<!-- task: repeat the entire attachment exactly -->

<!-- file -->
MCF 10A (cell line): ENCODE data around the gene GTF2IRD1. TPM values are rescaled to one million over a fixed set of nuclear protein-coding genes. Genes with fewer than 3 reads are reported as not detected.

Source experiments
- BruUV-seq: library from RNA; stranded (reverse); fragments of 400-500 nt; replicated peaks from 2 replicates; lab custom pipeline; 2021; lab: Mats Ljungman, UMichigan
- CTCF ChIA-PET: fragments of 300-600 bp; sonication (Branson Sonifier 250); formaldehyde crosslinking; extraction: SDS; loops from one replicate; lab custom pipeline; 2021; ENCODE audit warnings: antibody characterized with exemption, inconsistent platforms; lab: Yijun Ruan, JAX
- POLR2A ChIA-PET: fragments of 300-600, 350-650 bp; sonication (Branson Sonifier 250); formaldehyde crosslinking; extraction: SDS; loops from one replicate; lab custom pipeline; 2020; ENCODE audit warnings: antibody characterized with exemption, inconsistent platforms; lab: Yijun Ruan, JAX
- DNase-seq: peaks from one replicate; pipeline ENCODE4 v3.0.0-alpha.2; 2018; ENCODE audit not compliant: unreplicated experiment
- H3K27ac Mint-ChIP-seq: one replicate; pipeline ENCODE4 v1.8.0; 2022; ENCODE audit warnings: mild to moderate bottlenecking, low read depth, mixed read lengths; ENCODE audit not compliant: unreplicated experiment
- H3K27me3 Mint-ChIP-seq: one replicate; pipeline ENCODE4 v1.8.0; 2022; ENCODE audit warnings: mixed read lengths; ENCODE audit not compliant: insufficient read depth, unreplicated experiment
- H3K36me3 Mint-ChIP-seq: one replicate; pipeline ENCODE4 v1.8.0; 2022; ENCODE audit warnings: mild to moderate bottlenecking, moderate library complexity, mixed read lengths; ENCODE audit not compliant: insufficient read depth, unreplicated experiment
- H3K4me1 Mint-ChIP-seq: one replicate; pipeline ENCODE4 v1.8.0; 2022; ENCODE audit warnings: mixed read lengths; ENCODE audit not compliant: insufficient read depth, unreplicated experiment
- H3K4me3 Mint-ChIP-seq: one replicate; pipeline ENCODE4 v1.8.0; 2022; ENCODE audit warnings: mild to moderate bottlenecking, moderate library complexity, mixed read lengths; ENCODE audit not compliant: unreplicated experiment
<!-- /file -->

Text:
MCF 10A (cell line): ENCODE data around the gene GTF2IRD1. TPM values are rescaled to one million over a fixed set of nuclear protein-coding genes. Genes with fewer than 3 reads are reported as not detected.

Source experiments
- BruUV-seq: library from RNA; stranded (reverse); fragments of 400-500 nt; replicated peaks from 2 replicates; lab custom pipeline; 2021; lab: Mats Ljungman, UMichigan
- CTCF ChIA-PET: fragments of 300-600 bp; sonication (Branson Sonifier 250); formaldehyde crosslinking; extraction: SDS; loops from one replicate; lab custom pipeline; 2021; ENCODE audit warnings: antibody characterized with exemption, inconsistent platforms; lab: Yijun Ruan, JAX
- POLR2A ChIA-PET: fragments of 300-600, 350-650 bp; sonication (Branson Sonifier 250); formaldehyde crosslinking; extraction: SDS; loops from one replicate; lab custom pipeline; 2020; ENCODE audit warnings: antibody characterized with exemption, inconsistent platforms; lab: Yijun Ruan, JAX
- DNase-seq: peaks from one replicate; pipeline ENCODE4 v3.0.0-alpha.2; 2018; ENCODE audit not compliant: unreplicated experiment
- H3K27ac Mint-ChIP-seq: one replicate; pipeline ENCODE4 v1.8.0; 2022; ENCODE audit warnings: mild to moderate bottlenecking, low read depth, mixed read lengths; ENCODE audit not compliant: unreplicated experiment
- H3K27me3 Mint-ChIP-seq: one replicate; pipeline ENCODE4 v1.8.0; 2022; ENCODE audit warnings: mixed read lengths; ENCODE audit not compliant: insufficient read depth, unreplicated experiment
- H3K36me3 Mint-ChIP-seq: one replicate; pipeline ENCODE4 v1.8.0; 2022; ENCODE audit warnings: mild to moderate bottlenecking, moderate library complexity, mixed read lengths; ENCODE audit not compliant: insufficient read depth, unreplicated experiment
- H3K4me1 Mint-ChIP-seq: one replicate; pipeline ENCODE4 v1.8.0; 2022; ENCODE audit warnings: mixed read lengths; ENCODE audit not compliant: insufficient read depth, unreplicated experiment
- H3K4me3 Mint-ChIP-seq: one replicate; pipeline ENCODE4 v1.8.0; 2022; ENCODE audit warnings: mild to moderate bottlenecking, moderate library complexity, mixed read lengths; ENCODE audit not compliant: unreplicated experiment